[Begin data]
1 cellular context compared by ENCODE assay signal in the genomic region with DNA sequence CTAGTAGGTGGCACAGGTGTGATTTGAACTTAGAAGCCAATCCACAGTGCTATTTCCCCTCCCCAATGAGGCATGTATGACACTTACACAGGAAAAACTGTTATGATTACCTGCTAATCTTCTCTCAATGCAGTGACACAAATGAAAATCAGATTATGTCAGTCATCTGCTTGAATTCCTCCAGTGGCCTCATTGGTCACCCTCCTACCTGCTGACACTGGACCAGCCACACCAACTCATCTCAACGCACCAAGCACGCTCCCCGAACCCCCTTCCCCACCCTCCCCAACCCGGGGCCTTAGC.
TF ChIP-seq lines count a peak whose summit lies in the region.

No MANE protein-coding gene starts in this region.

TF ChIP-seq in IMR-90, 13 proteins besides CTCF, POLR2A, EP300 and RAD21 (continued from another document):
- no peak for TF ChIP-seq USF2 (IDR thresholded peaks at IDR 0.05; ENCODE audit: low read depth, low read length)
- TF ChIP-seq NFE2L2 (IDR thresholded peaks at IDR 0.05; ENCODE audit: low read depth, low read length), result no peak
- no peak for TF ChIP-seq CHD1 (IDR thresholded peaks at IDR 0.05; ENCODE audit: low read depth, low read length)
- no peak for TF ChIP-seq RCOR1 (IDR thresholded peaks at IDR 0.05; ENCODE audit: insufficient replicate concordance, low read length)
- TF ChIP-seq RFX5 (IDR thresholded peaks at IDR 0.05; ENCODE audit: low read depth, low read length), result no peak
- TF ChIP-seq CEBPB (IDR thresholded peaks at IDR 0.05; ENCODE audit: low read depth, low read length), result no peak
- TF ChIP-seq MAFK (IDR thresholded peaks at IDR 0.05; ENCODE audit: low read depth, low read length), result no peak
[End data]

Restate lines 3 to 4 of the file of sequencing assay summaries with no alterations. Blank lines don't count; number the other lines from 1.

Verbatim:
No MANE protein-coding gene starts in this region.

TF ChIP-seq in IMR-90, 13 proteins besides CTCF, POLR2A, EP300 and RAD21 (continued from another document):